icon-    folder.gif   Conference Reports for NATAP  
  22nd Conference on Retroviruses and
Opportunistic Infections
Seattle Washington Feb 23 - 26, 2015
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T-Cell Activation and E-Selectin Associated with Coronary Plaque in HIV-Infected Youth: early predictors of potential heart disease found in HIV+ youth 22 YO
  Reported by Jules Levin
CROI 2015 Feb 23-26, Seattle, WA
A. Unsal1, K. Z. Abd-Elmoniem1, A. Rupert1, J. Kovacs1, J. B. Purdy1, R. Hazra1, C. Hadigan1, A. M. Gharib1 1National Institutes of Health, Bethesda, MD, USA
Program Abstract: Adolescents and young adults (AYA) infected with HIV early in life may be at increased risk of atherosclerotic cardiovascular disease (CVD). Chronic inflammation and circulating adhesion molecules may play a role in the early pathogenesis of atherosclerosis, however, the mechanism of vascular injury in this population is still unclear. The aim of this study was to measure biomarkers of cardiovascular injury and immune activation in relationship to coronary plaque burden in patients infected with HIV early in life.
5 AYA who acquired HIV early in life and 11 healthy controls were examined in this prospective cross-sectional study. All participants were free of active CVD at the time of evaluation. CT angiography was utilized for coronary plaque quantification. Number of atherosclerotic plaques, calcified and non-calcified, was determined in each of the 17 American Heart Association coronary segments.
Conclusions: Prior investigation in HIV+ adults identified an association between increased carotid lesions and T-cell activation markers. We identify a significant relationship between increased coronary plaque and levels of activated T-cells in AYA with life-long HIV. Further, soluble E-selectin, which has also been linked with carotid artery plaque and atherosclerosis, was positively correlated with coronary plaque in the present study. The presence of increased circulating adhesion molecules and markers of immune activation may be early predictors of atherosclerosis in AYA infected with HIV early in life.
Results: We studied HIV+ subjects (mean age 22; 15-29 years; 54% male) and control subjects (mean age 25; 22-29 years; 27% male). No calcified plaque was found in either group. No significant difference in number of plaque lesions between groups (HIV+ median 0, range 0-4, Control median 0, range 0-7, p=0.08). Activated CD8 T cells in the periphery, as measured by %CD8+CD38+DR+, was associated with increased coronary plaque in the HIV+ group (Table 1). Levels of activated peripheral CD8 T-cells (%CD8+CD38+DR+, p =0.025) were significantly associated with coronary plaque in HIV, but not levels of activated CD4 T-cells (%CD4+CD38+DR+). E-selectin was significantly associated with plaque in HIV+ subjects (p=0.006). In a multivariate analysis only %CD8+CD38+DR+ was significant (Table 1). Although P-selectin, sICAM-3, VCAM-1, TIMP-1, and MCP-1 levels were significantly elevated in HIV, these biomarkers did not relate to plaque, nor did lipopolysaccharide binding protein.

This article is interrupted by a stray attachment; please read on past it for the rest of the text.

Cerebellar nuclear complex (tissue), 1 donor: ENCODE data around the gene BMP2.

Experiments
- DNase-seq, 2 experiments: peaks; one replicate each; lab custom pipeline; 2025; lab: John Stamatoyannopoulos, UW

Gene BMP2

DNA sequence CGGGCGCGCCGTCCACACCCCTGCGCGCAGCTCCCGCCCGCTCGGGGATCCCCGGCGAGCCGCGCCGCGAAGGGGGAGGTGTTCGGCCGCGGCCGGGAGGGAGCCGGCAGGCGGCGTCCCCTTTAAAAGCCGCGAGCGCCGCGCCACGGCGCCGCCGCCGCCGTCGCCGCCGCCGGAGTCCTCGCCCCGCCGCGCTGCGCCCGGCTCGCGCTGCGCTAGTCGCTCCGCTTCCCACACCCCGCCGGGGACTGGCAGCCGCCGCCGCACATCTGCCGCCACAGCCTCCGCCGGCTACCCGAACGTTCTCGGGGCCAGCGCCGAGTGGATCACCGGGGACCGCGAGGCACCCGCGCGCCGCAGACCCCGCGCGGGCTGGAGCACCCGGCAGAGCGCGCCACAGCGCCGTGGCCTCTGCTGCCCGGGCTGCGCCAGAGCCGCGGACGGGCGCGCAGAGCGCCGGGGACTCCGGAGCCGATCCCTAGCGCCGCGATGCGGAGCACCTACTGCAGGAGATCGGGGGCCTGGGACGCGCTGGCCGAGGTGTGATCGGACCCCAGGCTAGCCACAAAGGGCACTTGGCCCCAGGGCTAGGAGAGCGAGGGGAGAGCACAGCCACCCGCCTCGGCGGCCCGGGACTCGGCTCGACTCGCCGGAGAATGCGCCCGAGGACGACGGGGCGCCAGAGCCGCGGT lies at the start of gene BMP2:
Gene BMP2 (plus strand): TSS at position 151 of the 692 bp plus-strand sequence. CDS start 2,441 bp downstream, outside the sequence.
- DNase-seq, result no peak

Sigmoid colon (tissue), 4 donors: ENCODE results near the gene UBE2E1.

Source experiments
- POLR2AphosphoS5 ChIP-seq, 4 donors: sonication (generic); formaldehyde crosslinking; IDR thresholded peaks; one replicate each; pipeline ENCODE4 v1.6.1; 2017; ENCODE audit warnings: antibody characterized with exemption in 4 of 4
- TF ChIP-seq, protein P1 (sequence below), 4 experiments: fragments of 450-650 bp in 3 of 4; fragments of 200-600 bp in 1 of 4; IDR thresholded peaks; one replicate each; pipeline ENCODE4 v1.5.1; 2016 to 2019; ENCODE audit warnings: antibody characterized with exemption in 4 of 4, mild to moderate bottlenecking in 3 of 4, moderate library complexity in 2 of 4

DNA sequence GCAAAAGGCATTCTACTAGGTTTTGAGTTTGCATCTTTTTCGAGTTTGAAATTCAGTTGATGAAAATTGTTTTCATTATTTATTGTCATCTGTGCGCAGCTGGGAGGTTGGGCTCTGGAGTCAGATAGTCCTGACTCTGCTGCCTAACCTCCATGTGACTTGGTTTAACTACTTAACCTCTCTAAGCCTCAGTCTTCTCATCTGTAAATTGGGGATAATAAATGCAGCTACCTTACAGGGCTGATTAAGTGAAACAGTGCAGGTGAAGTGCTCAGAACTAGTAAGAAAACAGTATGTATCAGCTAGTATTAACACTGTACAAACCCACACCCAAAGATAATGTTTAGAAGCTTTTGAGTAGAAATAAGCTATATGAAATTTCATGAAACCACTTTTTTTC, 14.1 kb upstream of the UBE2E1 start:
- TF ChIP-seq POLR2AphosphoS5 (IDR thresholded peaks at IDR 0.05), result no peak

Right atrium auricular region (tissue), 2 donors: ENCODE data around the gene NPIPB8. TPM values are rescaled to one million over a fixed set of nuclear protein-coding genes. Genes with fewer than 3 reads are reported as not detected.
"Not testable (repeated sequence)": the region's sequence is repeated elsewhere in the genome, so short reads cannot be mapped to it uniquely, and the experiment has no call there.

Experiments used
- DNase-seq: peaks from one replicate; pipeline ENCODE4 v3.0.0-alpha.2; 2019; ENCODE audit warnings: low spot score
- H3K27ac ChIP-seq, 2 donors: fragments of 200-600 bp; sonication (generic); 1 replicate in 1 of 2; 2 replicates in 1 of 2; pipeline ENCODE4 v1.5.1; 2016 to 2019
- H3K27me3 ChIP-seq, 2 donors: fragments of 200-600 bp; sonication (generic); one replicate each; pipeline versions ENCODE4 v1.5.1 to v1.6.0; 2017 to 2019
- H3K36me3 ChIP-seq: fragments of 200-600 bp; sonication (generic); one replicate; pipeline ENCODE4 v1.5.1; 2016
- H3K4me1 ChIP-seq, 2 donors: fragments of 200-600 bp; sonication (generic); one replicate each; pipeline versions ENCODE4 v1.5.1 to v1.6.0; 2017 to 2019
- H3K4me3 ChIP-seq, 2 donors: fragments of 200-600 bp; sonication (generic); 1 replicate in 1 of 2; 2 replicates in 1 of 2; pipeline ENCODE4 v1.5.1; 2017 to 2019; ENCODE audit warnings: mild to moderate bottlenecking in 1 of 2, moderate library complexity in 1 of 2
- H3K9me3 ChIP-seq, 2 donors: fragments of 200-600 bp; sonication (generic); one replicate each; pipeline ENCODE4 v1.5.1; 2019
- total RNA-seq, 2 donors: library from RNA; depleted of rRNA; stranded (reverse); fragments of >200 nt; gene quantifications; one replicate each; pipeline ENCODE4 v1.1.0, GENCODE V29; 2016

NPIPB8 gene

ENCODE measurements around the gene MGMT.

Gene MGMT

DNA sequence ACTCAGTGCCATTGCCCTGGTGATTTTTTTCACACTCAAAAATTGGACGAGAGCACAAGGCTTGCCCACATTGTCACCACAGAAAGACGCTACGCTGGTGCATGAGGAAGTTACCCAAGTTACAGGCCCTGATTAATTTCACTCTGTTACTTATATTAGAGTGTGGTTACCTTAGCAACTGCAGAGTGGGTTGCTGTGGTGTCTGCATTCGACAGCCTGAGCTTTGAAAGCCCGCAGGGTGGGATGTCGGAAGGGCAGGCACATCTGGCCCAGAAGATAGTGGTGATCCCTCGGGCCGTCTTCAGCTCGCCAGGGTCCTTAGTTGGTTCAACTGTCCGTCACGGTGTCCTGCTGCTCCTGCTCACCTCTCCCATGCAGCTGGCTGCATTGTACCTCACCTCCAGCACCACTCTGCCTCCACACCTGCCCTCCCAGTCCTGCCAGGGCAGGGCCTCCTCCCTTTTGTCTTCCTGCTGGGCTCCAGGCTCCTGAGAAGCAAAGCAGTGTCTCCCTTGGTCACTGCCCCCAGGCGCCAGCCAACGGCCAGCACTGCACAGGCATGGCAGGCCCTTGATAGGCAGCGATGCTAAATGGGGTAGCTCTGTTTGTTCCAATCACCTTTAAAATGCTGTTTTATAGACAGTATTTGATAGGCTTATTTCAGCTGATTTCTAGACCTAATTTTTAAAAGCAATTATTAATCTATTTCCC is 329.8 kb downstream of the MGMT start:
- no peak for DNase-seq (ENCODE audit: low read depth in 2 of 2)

-> Individuals infected with HIV early in life have higher levels of immune activation, inflammation, and circulating adhesion molecules than controls
-> Viral suppression of HIV helps reduce but not completely reverse the chronic inflammatory state of HIV
-> Immune activation, in particular %CD8+CD38+DR+, is associated with coronary plaque in this cohort of patients with HIV
What is E-Selectin- http://en.wikipedia.org/wiki/E-selectin
The immunohistochemical expressions of E-selectin and PECAM-1 were significantly increased at intima in vulnerable plaques of acute coronary syndrome (ACS) group, especially in neovascular endothelial cells, and positively correlated with inflammatory cell density, suggesting that PECAM-1 and E-selectin might play an important role in inflammatory reaction and development of vulnerable plaque. E-selectin Ser128Arg polymorphism is associated with ACS, and it might be a risk factor for ACS.[24]
E-selectin, also known as CD62 antigen-like family member E (CD62E), endothelial-leukocyte adhesion molecule 1 (ELAM-1), or leukocyte-endothelial cell adhesion molecule 2 (LECAM2), is a cell adhesion molecule expressed only on endothelial cells activated by cytokines





Figure 2: Box plot of levels of biomarkers of vascular dysfunction of control subjects vs. all HIV-infected patients and in the subset of HIV-infected patients with a viral load of >50 copies/mL. Box plots are displayed as median and IQR. * indicated for p-values < 0.05 compared to controls.